Ask a child and pure electric would be equal to Tesla. The first time a practicable range and astonishing power came together in an electric car, a champion of the true potential of the genre was born. Tesla is not only an electric car—it is the symbol of autonomous driving like no other. If you consider most concept cars we hear of, we discover that they are both electric and autonomous. This leads one to wonder: is it mere coincidence or are these technologies mutually complementary?
This quest took the author to a chance preview of the SEDRIC—Volkswagen’s concept of a self-driving car that can be your chauffeur, valet and aide, all at the same time. Despite the possibility of championing the concept of connected cars (a chain of self-driving cars that jointly travel to a destination like a connected convoy, and go their separate ways once they need to turn off the highway), Volkswagen believes that this is one car people would want to own in the future. After all, it is intelligent and even carries out functions independently. SEDRIC will drop the children off at school, come back to transport you to the office, collect grocery that has been ordered, pick up a visitor from the station and, most importantly, take care of its own parking. SEDRIC does all this at the touch of a button, with voice control or with a smartphone app. There is no surprise here—the name itself is an acronym of ‘SELF DRIVING CAR’. Now, SEDRIC is a good example of where the automobile is headed. Autonomous. Electric. Intelligent.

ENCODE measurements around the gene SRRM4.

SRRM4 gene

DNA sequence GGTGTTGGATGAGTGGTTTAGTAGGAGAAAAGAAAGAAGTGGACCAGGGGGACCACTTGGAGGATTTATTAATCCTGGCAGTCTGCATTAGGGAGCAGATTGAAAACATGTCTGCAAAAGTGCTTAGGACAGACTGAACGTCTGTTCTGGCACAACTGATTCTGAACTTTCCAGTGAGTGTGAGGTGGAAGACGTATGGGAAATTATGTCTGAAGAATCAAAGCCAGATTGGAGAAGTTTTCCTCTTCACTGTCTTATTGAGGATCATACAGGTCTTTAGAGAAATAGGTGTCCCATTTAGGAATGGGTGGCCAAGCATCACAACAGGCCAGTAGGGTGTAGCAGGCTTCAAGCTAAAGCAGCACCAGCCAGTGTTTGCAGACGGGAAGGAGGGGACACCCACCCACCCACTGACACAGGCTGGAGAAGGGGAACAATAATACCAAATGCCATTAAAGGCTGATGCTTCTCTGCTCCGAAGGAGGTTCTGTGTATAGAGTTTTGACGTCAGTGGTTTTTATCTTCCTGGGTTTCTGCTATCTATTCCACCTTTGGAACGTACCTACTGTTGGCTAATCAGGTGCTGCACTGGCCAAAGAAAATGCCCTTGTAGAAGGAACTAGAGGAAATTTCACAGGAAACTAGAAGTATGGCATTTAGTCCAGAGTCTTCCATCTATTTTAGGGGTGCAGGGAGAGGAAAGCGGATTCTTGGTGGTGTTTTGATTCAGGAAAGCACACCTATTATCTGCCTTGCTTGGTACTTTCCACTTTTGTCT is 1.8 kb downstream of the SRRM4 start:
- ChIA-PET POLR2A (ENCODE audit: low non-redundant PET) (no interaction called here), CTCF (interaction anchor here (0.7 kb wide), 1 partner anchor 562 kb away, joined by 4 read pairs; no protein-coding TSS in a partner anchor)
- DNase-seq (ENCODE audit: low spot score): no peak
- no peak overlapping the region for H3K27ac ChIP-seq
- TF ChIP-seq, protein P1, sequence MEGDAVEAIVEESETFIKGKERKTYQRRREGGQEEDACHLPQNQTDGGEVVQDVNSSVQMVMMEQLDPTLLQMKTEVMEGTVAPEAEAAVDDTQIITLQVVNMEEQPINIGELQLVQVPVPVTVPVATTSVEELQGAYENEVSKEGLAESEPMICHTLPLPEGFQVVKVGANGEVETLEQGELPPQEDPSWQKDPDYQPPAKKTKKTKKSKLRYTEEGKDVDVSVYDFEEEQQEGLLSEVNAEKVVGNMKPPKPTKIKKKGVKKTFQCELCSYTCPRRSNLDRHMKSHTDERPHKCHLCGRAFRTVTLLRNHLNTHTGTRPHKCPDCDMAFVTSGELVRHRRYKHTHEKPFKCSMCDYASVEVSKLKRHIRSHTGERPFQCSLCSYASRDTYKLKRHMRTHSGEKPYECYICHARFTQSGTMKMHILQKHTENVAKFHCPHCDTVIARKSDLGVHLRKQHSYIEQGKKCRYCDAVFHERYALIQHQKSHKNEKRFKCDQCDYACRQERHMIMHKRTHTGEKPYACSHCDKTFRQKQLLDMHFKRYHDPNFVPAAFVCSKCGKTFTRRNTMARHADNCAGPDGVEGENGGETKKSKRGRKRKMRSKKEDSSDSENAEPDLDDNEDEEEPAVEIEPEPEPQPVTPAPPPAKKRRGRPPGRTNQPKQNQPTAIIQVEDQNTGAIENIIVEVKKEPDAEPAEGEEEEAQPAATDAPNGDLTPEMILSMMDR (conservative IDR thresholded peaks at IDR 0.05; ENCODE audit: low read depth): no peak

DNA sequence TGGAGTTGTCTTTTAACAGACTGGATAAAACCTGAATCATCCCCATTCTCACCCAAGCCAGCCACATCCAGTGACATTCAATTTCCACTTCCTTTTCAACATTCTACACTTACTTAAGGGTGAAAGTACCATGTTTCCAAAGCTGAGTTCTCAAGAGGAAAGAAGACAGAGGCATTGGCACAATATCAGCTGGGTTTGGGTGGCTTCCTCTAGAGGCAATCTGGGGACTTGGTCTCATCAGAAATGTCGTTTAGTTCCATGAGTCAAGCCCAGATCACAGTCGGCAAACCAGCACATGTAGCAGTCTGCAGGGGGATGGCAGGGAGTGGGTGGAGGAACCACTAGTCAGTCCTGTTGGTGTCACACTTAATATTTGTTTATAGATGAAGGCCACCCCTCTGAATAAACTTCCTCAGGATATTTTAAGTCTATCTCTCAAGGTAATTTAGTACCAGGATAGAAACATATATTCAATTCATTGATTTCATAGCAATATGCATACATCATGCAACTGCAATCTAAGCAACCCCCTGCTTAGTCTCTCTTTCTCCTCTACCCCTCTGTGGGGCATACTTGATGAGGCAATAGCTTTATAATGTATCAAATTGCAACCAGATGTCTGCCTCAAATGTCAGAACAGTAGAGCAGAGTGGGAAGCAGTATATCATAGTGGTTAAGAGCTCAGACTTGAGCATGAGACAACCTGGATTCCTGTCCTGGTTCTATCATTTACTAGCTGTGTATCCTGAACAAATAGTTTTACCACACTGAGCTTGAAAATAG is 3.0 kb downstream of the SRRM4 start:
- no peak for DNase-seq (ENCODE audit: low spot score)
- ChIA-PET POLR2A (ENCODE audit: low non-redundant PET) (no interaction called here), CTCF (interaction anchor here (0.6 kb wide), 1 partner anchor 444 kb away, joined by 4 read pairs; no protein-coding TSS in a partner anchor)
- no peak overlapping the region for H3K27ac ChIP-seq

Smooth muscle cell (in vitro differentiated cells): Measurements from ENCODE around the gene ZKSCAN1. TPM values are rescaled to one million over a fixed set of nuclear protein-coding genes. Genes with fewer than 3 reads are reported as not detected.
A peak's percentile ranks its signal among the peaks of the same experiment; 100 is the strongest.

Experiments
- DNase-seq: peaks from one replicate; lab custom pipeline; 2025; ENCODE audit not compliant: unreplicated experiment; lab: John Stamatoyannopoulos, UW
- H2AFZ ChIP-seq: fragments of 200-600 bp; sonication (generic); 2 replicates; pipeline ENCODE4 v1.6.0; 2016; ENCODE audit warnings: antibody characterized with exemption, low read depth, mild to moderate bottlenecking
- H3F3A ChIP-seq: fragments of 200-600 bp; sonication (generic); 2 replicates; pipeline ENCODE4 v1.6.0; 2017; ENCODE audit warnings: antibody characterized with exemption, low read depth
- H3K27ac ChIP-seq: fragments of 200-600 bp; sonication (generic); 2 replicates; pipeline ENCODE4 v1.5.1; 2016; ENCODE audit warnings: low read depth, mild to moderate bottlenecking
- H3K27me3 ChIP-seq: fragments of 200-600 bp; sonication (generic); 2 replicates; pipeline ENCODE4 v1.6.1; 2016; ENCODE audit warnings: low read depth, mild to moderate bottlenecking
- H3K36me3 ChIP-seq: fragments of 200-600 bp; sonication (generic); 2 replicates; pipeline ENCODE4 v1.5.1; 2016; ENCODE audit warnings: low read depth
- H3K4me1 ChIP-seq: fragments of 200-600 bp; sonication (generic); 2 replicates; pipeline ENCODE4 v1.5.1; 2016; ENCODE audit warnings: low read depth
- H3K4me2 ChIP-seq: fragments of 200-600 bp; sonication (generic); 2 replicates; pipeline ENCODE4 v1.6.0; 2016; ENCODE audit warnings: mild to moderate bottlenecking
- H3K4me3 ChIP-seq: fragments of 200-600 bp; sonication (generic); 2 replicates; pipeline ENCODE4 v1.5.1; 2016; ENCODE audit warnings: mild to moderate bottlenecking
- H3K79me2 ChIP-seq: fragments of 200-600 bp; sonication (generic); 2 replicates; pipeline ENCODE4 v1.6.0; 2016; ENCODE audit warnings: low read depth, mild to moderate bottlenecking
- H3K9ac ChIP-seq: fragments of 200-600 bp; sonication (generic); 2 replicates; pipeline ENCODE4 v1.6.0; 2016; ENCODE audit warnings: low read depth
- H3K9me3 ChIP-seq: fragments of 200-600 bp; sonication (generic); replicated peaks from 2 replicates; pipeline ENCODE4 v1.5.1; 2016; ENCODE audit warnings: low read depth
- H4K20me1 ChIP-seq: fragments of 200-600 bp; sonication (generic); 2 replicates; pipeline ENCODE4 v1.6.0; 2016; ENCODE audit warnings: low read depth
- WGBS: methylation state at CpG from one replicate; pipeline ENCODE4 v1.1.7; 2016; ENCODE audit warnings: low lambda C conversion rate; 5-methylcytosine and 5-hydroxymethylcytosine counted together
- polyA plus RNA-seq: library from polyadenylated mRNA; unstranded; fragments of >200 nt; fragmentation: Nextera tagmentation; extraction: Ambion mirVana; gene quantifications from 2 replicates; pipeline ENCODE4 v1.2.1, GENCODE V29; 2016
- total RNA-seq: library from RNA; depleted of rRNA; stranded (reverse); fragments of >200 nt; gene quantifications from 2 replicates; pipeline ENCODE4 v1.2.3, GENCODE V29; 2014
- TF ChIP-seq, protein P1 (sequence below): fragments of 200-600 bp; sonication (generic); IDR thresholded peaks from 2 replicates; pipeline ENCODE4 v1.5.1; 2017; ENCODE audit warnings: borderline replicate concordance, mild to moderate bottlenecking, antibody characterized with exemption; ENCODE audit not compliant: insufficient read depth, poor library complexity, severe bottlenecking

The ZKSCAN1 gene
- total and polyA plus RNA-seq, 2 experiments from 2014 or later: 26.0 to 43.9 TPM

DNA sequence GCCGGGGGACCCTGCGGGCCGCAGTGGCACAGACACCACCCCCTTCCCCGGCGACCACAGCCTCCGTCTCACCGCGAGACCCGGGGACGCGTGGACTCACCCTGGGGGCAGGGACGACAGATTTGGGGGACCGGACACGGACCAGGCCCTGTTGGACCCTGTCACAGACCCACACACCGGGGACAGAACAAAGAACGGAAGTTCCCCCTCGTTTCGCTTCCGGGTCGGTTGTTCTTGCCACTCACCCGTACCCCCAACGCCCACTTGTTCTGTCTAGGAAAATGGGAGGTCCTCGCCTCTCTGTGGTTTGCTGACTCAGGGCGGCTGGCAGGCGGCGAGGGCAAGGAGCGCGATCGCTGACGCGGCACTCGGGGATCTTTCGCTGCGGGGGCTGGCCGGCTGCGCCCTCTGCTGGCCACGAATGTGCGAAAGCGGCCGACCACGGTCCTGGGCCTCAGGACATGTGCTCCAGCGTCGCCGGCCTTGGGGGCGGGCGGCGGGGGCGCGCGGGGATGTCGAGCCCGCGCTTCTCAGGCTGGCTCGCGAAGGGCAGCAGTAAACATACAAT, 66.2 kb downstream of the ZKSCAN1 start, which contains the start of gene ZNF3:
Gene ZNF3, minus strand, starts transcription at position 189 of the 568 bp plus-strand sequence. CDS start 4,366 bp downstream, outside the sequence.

When a machine is tasked with what was formerly a human function, the smart thing to do is to keep things simple. For that, the electric motor is much more desirable than the internal combustion engine, if only for the direct transfer of power and the negligible number of parts in comparison with the latter. SEDRIC can focus its attention on the behavioural systems and its continuously changing dynamic environment, as there aren’t a hundred other things to do!
While that gives a logical perspective to the coexistence of electric and autonomous driving, it might simply be a case of the simultaneous evolution of two technologies whose time has come—two parallel rails that keep the journey to the future on track. Similar in philosophy, Nissan’s concept of intelligent mobility, as defined by chairman Carlos Ghosn in his keynote address at CES 2017, is centred on “three forces, which are going to change our industry, and our world—in ways we are only beginning to understand.” They are autonomous drive, electric vehicles, and connected mobility solutions—the driving forces in a journey towards a zero-emission, zero-fatality world of mobility.